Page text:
Load ’em up on the Yellow Train
Proper uplift vehicle 🙂
Heck of an engineering marvel!

Bikes loaded, we took a victory lap of the open coach installing ourselves between some slightly shocked looking tourists. 30 mins up the track on this engineering masterpiece/money pit, we arrived most of the way up the mountain and declared ourselves ready for a second breakfast.

Trusty, do you have the GoPro (not for long!)

This was the perfect opportunity for Steve to abandon one of the GoPros. A discovery we made some two hours later having climbed another 500+m through first a forest and then an abandoned artillery range. With tanks! So you know we had to mug about there for a bit.  Proper boys toys stuff.

T(w)ankers 🙂

This proved a welcome distraction from the climb which I felt was going on a bit. Might have mentioned it. Finally topping out at just under 2500m, we donned knee and elbow pads. Well everyone except me who’d thoughtfully left his to protect the inside of the van.

No matter, we were off on a wild trail that had everything other than obvious lines or evidence of previous tyre tracks. Which didn’t stop us having a properly good time letting the bikes run on grippy compacted dirt. Dirt that was clearly haunted by a root graveyard with questing polished white bones popping up at the most inappropriate moments.

Steep ‘n’ Deep!

The odd rock appearing as well. This signalled the transition to a full on bolderfest which rocketed straight into one of ‘my favourite five trails ever’. It’s very apparent on the GoPro how the terrain changes as we break out of the forest and onto the edge of that endless ridge. What is less obvious is how bloody great this was to ride.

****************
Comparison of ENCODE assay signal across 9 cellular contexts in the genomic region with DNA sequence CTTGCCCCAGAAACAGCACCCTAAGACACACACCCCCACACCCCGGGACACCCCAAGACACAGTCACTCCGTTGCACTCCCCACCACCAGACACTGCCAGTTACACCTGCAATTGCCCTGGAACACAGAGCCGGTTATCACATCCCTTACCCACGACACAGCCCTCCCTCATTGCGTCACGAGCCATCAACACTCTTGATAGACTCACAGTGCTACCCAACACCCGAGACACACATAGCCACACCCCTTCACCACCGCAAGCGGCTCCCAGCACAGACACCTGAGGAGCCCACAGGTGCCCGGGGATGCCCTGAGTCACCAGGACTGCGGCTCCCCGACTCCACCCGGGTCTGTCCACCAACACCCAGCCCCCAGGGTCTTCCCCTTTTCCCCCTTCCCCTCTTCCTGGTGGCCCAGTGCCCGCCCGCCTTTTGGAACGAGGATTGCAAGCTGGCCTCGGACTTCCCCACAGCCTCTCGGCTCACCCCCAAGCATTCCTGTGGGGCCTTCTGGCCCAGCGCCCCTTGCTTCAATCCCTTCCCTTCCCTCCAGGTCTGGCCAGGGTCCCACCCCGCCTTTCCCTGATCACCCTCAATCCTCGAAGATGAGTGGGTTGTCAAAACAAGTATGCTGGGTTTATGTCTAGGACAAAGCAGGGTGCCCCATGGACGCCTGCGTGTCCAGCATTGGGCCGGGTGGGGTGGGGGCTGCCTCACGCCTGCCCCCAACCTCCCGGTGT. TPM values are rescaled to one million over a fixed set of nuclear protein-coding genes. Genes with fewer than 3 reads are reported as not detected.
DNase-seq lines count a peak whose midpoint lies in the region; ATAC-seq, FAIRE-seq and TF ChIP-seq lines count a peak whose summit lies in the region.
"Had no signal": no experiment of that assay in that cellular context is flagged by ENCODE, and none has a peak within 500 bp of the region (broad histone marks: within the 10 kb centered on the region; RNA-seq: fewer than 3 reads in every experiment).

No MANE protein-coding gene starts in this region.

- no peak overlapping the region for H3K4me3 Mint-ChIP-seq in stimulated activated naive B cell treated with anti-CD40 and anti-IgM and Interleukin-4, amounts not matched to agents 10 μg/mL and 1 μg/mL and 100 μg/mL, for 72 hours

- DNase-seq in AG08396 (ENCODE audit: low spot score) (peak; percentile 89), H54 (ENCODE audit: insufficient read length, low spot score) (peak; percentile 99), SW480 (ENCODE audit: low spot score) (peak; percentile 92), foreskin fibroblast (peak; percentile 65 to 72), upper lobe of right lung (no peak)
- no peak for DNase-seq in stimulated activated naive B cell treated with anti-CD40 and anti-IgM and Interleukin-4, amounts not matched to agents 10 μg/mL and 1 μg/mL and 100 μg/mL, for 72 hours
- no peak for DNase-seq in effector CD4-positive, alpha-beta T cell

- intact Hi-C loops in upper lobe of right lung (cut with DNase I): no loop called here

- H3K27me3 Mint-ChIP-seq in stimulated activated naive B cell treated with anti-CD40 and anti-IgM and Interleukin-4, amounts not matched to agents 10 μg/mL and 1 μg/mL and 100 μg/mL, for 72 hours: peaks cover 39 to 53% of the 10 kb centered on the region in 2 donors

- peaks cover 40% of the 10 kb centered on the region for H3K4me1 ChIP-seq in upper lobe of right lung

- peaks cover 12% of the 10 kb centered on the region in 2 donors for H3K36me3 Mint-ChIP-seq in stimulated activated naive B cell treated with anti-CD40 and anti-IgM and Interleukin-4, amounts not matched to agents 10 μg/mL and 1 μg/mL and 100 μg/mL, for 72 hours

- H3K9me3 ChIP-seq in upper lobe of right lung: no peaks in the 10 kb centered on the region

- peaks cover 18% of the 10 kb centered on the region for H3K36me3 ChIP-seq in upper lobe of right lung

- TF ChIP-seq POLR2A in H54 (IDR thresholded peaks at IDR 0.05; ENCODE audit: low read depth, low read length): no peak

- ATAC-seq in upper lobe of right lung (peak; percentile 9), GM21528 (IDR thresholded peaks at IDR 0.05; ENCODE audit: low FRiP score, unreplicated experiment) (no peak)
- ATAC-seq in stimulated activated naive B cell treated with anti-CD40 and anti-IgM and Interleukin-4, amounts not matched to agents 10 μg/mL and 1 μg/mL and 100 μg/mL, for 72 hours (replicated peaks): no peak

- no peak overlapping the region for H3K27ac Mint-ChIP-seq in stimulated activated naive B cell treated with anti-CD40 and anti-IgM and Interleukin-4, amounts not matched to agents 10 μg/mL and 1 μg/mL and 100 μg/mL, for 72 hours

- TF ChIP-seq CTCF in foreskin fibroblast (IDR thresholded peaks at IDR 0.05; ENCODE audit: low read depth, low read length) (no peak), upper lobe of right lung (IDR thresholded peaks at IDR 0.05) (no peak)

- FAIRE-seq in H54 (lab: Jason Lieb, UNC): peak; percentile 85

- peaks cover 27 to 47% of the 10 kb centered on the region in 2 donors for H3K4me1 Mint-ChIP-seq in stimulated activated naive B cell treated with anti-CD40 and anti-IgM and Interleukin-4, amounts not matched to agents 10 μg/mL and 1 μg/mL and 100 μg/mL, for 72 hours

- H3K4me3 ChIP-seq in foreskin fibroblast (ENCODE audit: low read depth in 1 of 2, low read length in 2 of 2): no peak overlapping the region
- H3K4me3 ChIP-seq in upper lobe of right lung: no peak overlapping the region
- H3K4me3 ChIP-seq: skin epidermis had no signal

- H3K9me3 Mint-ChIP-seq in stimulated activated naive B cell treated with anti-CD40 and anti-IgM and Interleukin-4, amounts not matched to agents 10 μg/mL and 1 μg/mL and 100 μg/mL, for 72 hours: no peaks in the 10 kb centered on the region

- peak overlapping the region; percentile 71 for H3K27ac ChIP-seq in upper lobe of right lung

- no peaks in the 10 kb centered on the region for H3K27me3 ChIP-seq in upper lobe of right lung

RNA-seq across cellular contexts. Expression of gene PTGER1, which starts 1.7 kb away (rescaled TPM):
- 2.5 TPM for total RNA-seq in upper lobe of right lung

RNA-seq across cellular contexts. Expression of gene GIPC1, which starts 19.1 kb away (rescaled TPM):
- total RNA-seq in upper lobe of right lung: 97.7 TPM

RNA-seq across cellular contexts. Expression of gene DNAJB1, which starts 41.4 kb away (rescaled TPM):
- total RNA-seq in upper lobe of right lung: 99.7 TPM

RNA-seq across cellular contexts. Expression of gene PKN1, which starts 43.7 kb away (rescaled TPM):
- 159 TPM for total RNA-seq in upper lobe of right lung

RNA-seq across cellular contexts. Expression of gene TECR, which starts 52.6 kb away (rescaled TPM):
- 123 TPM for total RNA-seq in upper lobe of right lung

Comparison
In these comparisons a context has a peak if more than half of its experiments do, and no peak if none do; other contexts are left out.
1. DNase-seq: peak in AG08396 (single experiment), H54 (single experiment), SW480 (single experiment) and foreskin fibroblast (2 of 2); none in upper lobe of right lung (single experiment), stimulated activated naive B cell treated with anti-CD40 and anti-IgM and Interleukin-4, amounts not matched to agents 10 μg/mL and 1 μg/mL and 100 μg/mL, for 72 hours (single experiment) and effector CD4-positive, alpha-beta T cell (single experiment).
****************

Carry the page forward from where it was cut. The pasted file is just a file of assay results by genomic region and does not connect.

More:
Absolutely full on, stalks for eyeballs, surfing the line – fast enough for rock rollover, slow enough to set up for the next challenge. Committed, steep, switch-backy, technical and bloody long. At one time we appeared to be riding in a rocky trench walled with sand. Proper ‘feel the force Luke‘ stuff and whatever I was feeling right then should be bottled and drunk on dark winter nights like right now.

Fist pumps and other inappropriate middle aged emoting marked the end of more than ten minutes of  the whole ‘this is why’ thing.  Amazing trails, jaw dropping landscapes, a train of your best friends synthesising joy from dust. Putting it all on the line, even the bad lines on bikes that are so much fun they surely can’t be entirely legal.

We weren’t done. Still a few hundred metres of elevation to cash in albeit on lesser gradients. Dialled in as we were, this soon became a no braking challenge folowed quickly by some emergency anchor hauling when bravado out paced skill. In our defence reining it in felt impossible – sun was out, bikes felt great, trails were mint and the bar was waiting.

Rolling back into Olette we ran the numbers. 650 metres climbed, 2620m descended. That’s a shuttle day right there with the train doing much of the heavy lifting. It was also one of the best days I’ve had on a bike, and I’ve had many brilliant trips over the years. But this just had everything.

Bikes resting, riders drinking
Love the Yellow Train 🙂

Including me not riding like a dick, so you know there’s that. Pushing back on the whole getting too old for this shit schtick. Thumbed that the finger as I sank a well earned beer. Tomorrow we’re heading out to the ‘Devil’s toilet’ which has a fairly brutal hike-a-bike price of entry.

Another adventure then? Count me in.

*still sans helmet, not even Si is stupid enough to ride full on trails mostly in the dark without some form of brain protection.

**if you watch the GoPro you’ll see how bloody dark it was!

***Open bonnet. Look confused. Close bonnet.